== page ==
Confiteria del Molino, a Buenos Aires landmark

In a city filled with architectural curiosities, one that captures the attention more than most on the daily free walking tour is the Confiteria del Molino, on the corners of Rivadavia and Callao, opposite the Congeso Nacional. Abandoned since 1997, it now sits in one of the best locations of Buenos Aires, looking unloved and getting dirtier every day. Things were not always this way of course, and the building has a much brighter past than its current sorry state implies.

Confiteria del Molino, Buenos Aires

Confiteria del Molino, Buenos Aires

Gaetano Brenna had been operating as a cake maker in Buenos Aires since 1850 and the Brenna name became synonymous with some of the finest Pan Dulce to be found. Towards the end of the 19th Century Brenna changed the name of his café from Confiteria del Centro to Antigua Confitería del Molino (Old Windmill Café) in honour of the nearby Molino Lorea, the first flour mill built in Buenos Aires. In 1905 they moved to the current site and in 1917 the Nueva Confitería del Molino opened in the building we still see today.

In order to build this Art Nouveau masterpiece, architect Francisco Gianotti imported all of the doors, marble, ceramics, glass and 150 m2 of stained glass from Italy. Above the decorative windmill, the attic roof and the decorative cupola still have their gold tiles, although due to the dirt accumulated over the years, these are best seen when it’s raining!

Cupola Detail

Cupola Detail. Flickr photo by puroticorico

Being such a prominent and striking building, many famous Argentines (and others) have passed through its doors. From Eva Perón to Carlos Gardel (who requested a special dessert be created in honour of his friend, jockey Irineo Leguisamo) to Madonna, who even filmed the video for her song Love Don’t Live Here Anymore (see below) in the building, less than a year before it closed.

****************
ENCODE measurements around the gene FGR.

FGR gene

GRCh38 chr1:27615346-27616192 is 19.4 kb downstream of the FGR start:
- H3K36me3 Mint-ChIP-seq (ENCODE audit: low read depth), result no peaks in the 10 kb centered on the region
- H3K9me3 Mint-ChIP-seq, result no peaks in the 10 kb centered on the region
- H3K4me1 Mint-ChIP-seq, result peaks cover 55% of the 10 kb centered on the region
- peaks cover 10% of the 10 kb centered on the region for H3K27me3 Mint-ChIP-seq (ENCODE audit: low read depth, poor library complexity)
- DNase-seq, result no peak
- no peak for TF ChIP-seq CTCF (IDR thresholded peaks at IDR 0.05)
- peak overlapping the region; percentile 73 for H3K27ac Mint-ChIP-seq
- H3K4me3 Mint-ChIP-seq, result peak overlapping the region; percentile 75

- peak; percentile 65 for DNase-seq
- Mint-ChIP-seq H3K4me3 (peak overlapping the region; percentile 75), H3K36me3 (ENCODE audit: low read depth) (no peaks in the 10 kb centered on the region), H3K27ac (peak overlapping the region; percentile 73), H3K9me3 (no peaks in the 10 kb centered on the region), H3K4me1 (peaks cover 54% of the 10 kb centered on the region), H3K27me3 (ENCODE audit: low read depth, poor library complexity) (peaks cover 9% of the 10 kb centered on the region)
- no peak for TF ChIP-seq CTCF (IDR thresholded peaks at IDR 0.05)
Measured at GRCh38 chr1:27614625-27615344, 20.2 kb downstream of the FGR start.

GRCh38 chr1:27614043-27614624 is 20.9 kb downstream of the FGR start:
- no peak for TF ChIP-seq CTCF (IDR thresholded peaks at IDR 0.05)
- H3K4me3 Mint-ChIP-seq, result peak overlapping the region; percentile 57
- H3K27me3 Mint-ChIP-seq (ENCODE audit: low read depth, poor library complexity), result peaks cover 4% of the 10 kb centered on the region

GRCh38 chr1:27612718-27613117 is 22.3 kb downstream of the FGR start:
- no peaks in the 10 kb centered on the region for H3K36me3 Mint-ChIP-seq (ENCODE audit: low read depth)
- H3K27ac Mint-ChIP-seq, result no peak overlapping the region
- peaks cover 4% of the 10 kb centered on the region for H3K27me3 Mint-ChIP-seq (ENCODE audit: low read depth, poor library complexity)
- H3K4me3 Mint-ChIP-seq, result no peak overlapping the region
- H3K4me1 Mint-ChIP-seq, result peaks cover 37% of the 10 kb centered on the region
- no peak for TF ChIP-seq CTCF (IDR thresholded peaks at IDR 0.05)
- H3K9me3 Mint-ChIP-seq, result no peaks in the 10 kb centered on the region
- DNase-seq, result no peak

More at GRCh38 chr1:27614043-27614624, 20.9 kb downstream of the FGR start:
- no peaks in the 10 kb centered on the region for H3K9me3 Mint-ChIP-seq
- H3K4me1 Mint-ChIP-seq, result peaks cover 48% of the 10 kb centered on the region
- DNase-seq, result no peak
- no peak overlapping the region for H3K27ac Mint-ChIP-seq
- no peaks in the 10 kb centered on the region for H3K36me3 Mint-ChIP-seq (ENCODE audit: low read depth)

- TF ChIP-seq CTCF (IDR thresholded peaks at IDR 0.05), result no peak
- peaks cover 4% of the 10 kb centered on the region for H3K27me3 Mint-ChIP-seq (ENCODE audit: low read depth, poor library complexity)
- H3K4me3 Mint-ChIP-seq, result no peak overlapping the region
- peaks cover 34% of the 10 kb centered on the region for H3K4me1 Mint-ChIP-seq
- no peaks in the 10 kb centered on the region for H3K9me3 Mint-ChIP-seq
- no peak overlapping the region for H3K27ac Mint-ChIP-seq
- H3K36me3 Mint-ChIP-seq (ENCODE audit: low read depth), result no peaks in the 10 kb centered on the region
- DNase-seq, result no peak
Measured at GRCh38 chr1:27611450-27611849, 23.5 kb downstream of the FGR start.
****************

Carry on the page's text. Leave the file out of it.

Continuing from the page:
Unfortunately, the exterior beauty and beautiful clientele did not mean that the business was being run with any level of competence and after several decades of bankruptcies and buyouts the Confiteria finally closed its doors on the 24th January 1997, and was named a National Historic Monument the same year. Plans have come and go to reopen the building, and there is currently a proposal of expropriation working its way through the House of Representatives. Until that happens however, the Confiteria del Molina will remain closed, it’s grubby exterior giving us only a small glimpse of her glamourous past.

Update: Robert Wright on his excellent Line of Sight blog got to see the interior when it opened for a week in 2004, photos here.

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2 Comments

  1. We noticed this building the other day while riding the bus. Breathtaking – so happy I found your article about it. Would love to sneak in and take pictures from the inside 😉

    • Jonathan says:

      I know – would be very cool wouldn’t it?! The Madonna video does give you an idea of what it’s like inside – certainly looks gorgeous. Makes you wonder how many other hidden treasures there are out there…